By Nicole Montesano • Staff Writer • 

Proebstel challenges Oriet for Carlton mayor


CARLTON - Carlton resident Darin Proebstel hasn’t been active in politics before, but is challenging longtime Mayor Kathie Oriet this year, in a bid to return his town to the friendly small-town atmosphere he said is beginning to go missing.

He said, “It was expressed to me by multiple citizens that they feel it’s time for a new pair of eyes to step in,” because they are concerned that the city is catering excessively to the “wine industry.”

“As a 100 percent disabled veteran,” Proebstel said, “I have time on my hands.” Given that, he said, “family and friends decided I should run.”

He said he has worked in management, and spent three years in the Navy, “so I feel I have the skills” needed.

Still, he said, he expects a learning curve.

He admitted, “I don’t know what a mayor can or can’t do. I plan to do as much as I can to achieve an overall good feeling about the way city politics is involved with the community.”

He said his priority would be giving residents a sense of ownership in their town.

“I would really like Carlton to become more of a town that residents can be happier or have more pride in ... they can feel more involved in the way the town is running, and feel like Carlton is more of a tight-knit community,” he said.

Proebstel, who graduated from Yamhill-Carlton High School in 1994, said he holds two associates’ degrees from Portland Community College. One is in business administration, which he thinks would be useful in tackling the job of mayor.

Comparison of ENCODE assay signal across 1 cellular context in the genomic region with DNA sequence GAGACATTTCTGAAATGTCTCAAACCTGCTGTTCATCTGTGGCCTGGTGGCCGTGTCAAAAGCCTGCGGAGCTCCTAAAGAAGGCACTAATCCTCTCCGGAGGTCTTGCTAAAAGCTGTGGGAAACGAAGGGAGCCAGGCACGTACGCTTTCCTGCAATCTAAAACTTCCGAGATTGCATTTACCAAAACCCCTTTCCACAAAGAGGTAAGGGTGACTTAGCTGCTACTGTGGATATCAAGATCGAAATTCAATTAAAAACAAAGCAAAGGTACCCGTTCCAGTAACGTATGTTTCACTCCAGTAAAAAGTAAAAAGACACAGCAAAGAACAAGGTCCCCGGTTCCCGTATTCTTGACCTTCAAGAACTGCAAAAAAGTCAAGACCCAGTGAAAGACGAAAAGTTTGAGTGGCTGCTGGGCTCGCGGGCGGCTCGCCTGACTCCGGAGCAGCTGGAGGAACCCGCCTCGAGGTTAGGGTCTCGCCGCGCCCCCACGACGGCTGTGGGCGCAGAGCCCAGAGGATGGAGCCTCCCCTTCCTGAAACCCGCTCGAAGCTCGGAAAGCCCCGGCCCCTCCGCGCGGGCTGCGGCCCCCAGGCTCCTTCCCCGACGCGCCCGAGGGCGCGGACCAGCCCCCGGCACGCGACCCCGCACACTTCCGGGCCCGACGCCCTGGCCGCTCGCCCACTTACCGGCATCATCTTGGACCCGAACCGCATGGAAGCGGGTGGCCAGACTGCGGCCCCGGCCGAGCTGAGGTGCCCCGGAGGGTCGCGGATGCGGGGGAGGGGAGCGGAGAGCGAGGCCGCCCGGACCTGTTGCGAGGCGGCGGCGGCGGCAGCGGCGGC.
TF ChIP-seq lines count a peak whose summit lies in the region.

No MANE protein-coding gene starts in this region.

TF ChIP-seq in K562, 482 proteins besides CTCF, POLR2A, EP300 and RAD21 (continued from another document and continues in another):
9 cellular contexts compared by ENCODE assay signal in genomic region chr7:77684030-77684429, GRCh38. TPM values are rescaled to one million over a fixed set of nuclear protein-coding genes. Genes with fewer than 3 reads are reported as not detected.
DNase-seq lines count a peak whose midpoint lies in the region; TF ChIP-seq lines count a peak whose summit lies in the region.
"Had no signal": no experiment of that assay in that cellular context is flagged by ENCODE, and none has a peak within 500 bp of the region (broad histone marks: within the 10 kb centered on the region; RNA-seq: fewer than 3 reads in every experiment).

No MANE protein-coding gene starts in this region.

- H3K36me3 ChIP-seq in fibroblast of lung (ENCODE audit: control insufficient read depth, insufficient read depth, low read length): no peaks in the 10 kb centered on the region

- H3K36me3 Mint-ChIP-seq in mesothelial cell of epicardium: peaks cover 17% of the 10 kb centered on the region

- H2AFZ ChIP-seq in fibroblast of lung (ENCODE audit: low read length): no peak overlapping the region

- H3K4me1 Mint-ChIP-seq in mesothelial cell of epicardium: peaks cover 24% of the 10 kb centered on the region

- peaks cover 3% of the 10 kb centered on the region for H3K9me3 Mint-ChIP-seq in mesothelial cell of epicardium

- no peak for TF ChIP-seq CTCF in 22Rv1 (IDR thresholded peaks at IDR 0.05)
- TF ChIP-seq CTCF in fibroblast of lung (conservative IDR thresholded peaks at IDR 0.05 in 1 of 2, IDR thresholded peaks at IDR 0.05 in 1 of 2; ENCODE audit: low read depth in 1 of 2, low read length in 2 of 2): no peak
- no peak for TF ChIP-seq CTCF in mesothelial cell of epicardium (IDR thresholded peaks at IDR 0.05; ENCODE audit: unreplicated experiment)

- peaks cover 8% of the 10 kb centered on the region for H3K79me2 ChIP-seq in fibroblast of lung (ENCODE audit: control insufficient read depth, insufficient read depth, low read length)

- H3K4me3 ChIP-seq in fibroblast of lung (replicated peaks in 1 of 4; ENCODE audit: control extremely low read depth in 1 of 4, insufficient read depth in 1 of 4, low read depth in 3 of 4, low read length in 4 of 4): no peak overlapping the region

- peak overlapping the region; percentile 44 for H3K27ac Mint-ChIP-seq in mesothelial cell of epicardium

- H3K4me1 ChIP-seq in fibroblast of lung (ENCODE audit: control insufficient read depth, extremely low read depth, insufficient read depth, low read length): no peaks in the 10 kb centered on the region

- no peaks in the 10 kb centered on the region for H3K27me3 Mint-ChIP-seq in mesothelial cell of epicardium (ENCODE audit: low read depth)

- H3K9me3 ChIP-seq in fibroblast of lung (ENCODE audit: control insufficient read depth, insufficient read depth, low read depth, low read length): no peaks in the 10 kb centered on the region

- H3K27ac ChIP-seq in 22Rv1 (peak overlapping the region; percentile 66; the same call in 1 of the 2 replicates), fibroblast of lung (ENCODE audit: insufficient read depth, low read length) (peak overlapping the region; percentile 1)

He and his wife, who also grew up in the area, moved to Carlton in 2005. At the time, he said, the town seemed friendlier, and more involved, he said.

“If I was outside mowing my lawn or washing my car and an officer drove by, he would pull in and stop and talk, and get to know people,” he said.

Proebstel said it seems as if that type of interaction doesn’t happen much anymore. And he said that he would “like to see the council focusing more on what the basic wants and needs are” of town residents.

He promised that if he is elected, his door will always be open to residents.

“Really, I want them to know that if they have a concern and don’t feel its being address, or want to talk to me, I’m generally available,” he said. “I plan to have an open-door policy. I will sit there and listen to your concerns and investigate, and do what I can to help you out.”

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